Sam First: L.A.'s Hottest and Coolest New Jazz Haunt

Sam First:  L.A.'s Hottest and Coolest New Jazz Haunt
Jim Worsley By

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This is not a restaurant masquerading as a jazz club.
—Alan Pasqua
Architecturally designed as a listening room, Sam First has created its own vibe in west Los Angeles. From the time you are greeted and clued in by the doorman, before you even enter the club, there is a sense of something special or unique about to happen. While listening to and watching the Sam Hirsh Quartet play two sets, it was quickly apparent that it was all about the music. The acoustics are sensational, and the ambiance of the room is relaxed and amiably subdued.

Pianist Bill Cunliffe was in attendance and said, "Sam First is my favorite place to play. The piano is terrific. Maybe the best Kawai grand I have ever played. The room sounds fantastic and the people are awesome. It is particularly good for trio, because it is very intimate, and everyone is really up-close to the music. Kind of like a large living room." That sums it up very nicely. The venue's atmosphere allows you to relax your senses and listen intently, perhaps like you might do in your own living room. There is certainly no shortage of engaging live music, as patrons are graced with two full sets each evening.

The room is the brainchild of real estate developer and owner Paul Solomon and bassist Dave Robaire. "To start with, stated Robaire, "it was the idea of having a pianist or a pianist duo play quietly through the night. But it only took a few weeks of us talking about things before we realized that we were really building a jazz club." A man with a very artistic eye, Solomon was very hands on in designing the space. He brought in the well-respected Spanish architecture firm of SelgasCano to design Sam First. The room was also treated by an acoustician and is plush with comfy sofas and an array of other comfortable seating. It also has great sightlines. Who is/was Sam First? The club was respectfully named after Solomon's much beloved grandfather.

This night pianist Hirsh was joined by saxophonist Ralph Moore, drummer Kevin Kanner, and bassist Robaire. Opening with three Hirsh originals, the first set was "Quite Frankly" (the name of the first tune), a treat for the ears. Four cats that can play and improvise in a great sounding room with comfortable seating and a cool ambiance made it hard to go wrong. Not to mention the fact that people were listening to the music, certainly not the case in many venues that are more socialization oriented. More Hirsh originals were on display in the second set, alongside a beautiful treatment of Lerner and Loewe's "I've Grown Accustomed to Her Face." It would seem justified that Hirsh, in Robaire's words, "has been getting a lot of recognition around L.A. of late." A wonderful evening of music that indeed had the feel of hominess that Cunliffe referred to.

The splendid jazz vocalist, Douyé, was among the crowd of music aficionados. "The venue is just right for jazz," she enthusiastically acknowledged. "The jazz effect of the room is superb. It's a great, cozy atmosphere to listen to jazz. In no time, Sam First will be considered THE prime venue for jazz." Pianist Alan Pasqua substantially noted that, "Sam First is all about the music. Great owner and management care about what goes on. This is not a restaurant trying to masquerade as a jazz club. There is a wide array of local and national artists on the bill every month. Thank you to Sam First."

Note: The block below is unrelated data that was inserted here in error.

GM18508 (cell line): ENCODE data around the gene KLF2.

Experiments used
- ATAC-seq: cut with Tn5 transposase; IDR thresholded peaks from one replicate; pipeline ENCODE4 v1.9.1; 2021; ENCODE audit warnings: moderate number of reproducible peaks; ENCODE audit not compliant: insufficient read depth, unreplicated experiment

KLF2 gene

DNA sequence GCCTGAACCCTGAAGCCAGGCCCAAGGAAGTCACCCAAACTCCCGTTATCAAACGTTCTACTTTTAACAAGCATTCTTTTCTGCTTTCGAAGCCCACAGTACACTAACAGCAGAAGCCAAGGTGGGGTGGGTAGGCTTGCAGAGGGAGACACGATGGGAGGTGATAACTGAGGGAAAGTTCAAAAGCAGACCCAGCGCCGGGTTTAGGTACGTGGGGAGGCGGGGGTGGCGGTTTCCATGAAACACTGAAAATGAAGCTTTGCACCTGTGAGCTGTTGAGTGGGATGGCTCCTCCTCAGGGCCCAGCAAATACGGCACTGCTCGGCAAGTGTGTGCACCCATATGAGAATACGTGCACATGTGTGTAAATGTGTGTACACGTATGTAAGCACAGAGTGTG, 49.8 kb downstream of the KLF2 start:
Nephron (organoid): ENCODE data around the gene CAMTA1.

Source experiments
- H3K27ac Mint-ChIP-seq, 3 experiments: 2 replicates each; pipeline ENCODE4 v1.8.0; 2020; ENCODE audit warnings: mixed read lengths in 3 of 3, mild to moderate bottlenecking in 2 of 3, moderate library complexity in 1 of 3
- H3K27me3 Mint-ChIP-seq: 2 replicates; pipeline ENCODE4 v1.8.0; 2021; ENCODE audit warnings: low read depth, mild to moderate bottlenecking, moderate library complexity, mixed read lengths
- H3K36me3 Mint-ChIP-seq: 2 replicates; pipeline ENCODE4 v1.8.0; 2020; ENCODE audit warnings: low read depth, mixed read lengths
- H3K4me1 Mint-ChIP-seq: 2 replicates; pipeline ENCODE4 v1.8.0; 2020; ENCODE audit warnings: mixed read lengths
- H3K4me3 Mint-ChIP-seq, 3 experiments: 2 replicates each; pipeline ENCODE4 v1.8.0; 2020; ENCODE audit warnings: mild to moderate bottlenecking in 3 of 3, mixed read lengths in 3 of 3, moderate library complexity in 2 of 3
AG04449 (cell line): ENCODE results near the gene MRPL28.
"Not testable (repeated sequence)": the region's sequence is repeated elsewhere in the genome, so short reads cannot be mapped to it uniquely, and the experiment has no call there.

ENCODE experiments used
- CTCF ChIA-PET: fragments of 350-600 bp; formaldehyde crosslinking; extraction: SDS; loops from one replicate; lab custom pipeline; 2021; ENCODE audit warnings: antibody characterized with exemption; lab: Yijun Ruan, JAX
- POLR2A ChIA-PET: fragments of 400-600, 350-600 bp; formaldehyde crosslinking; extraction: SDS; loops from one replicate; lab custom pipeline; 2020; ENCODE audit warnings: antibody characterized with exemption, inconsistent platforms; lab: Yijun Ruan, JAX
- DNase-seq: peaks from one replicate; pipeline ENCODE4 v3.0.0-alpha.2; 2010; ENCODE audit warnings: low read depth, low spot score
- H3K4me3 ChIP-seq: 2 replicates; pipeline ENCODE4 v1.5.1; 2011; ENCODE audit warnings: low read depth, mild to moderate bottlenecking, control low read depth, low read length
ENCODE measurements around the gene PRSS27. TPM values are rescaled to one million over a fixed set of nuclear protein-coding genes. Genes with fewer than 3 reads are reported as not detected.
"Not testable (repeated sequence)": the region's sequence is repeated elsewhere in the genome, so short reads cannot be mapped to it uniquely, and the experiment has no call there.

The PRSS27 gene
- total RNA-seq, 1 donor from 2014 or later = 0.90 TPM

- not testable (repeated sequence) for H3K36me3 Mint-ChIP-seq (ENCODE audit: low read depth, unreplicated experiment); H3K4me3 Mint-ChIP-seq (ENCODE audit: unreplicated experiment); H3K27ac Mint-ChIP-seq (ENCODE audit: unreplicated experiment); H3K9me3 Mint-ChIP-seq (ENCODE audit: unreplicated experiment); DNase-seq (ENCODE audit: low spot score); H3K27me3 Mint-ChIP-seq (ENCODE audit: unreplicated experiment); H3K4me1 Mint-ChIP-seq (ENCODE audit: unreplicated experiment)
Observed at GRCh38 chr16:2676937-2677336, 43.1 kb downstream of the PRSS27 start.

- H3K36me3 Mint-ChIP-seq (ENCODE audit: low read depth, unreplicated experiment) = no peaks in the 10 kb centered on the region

Talking about the room more in depth with Robaire, he explained, "There is something about having the musicians set up very tight in the corner of the room rather than against a flat surface that really helps. I think the tubing running along the ceiling helps deflect the sound just the right amount." He is not alone in those opinions, as Hirsh agreed in saying, "With setting the music in the corner, there's just something about how the sound travels that makes it easier to connect with the band. It's also the only club on the west side. As a resident of west Los Angeles, it's the best option for me to hear great live music." As for the tubing, Cunliffe added, "It's got a unique design, with soft plastic industrial pipes enclosing the stage. The sound is not too bright, but very clear, and well-balanced."

A new release was recorded at Sam First earlier this year and recently released. 3 Nights in LA features George Garzone, Peter Erskine, Pasqua, and Darek Oles. It's a remarkable sounding three-CD set that captures three consecutive nights of high-end improvisation and symmetry amongst a quartet that has played often together over the years. Their ability to play and feed off each other is blissfully apparent throughout these remarkable sets. Erskine gives much credit to Sam First. In fact, comparing it favorably to the historic Village Vanguard. "Sam First gets it right on all counts," Erskine noted. Garzone capped the endorsement, by asserting, "It was a dream to play with Peter and his band. Then to play at the great club newly organized made it even better. The fact that Sam First supports jazz is great, and expressive jazz too. It blew me away. I hope that what we did there will put that club on the map, if it's not there already."

It's there. If only a little hidden. Opened in October of 2017, the venue follows a tradition of destination jazz clubs with limited signage. If a little off the beaten path, it's right on when it comes to live jazz.

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